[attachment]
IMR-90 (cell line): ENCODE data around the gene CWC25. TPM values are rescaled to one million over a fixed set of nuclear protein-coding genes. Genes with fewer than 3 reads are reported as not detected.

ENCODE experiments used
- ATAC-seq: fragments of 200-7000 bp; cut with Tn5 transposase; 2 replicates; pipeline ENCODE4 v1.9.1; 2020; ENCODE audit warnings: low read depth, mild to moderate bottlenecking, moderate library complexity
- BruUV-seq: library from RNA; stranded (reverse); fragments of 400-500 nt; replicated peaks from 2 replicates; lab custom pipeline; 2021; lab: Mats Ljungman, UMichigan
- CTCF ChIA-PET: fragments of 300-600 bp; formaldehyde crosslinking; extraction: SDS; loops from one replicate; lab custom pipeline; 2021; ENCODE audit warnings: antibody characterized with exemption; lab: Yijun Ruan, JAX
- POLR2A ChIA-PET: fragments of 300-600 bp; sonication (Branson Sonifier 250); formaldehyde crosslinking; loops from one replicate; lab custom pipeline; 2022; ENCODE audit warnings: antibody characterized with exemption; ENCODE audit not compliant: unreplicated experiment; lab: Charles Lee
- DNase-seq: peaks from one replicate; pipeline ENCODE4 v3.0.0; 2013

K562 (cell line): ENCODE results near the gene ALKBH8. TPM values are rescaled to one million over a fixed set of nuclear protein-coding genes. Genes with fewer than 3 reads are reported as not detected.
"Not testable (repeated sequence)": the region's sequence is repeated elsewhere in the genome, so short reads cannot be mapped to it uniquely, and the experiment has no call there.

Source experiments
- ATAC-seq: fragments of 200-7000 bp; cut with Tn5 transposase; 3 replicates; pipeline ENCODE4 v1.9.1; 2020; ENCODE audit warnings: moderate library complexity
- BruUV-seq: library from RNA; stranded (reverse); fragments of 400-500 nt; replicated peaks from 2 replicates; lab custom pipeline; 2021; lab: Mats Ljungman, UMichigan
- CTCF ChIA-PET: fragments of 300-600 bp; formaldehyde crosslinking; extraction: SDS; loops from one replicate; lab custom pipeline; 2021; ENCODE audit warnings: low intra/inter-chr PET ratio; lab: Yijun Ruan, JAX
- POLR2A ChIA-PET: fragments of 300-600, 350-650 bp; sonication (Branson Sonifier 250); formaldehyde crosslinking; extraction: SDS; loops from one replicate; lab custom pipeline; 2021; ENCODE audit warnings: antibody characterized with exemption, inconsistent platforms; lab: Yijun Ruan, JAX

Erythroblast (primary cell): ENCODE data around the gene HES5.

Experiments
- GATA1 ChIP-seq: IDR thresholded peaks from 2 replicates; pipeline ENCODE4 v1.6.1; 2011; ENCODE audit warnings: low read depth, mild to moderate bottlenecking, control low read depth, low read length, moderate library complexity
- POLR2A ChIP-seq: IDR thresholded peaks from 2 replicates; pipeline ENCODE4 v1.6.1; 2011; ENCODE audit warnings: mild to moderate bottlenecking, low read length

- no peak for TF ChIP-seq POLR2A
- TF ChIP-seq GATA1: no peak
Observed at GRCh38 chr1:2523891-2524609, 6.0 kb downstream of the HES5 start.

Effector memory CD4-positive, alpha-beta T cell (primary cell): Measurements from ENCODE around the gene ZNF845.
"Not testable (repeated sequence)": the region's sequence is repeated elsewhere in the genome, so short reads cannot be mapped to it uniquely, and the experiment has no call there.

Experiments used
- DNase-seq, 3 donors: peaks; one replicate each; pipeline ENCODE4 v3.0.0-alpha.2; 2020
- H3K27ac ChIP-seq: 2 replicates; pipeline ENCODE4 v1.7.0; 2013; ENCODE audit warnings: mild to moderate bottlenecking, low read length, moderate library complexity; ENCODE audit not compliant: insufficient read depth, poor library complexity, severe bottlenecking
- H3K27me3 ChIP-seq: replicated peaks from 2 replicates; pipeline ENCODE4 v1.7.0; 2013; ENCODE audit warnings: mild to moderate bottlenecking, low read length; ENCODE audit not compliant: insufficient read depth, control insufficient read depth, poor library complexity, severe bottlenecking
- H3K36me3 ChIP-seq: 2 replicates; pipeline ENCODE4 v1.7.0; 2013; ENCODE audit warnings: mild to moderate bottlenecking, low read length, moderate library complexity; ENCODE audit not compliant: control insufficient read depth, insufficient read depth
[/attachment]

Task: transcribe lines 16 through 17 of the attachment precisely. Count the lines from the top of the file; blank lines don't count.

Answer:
Experiments
- GATA1 ChIP-seq: IDR thresholded peaks from 2 replicates; pipeline ENCODE4 v1.6.1; 2011; ENCODE audit warnings: low read depth, mild to moderate bottlenecking, control low read depth, low read length, moderate library complexity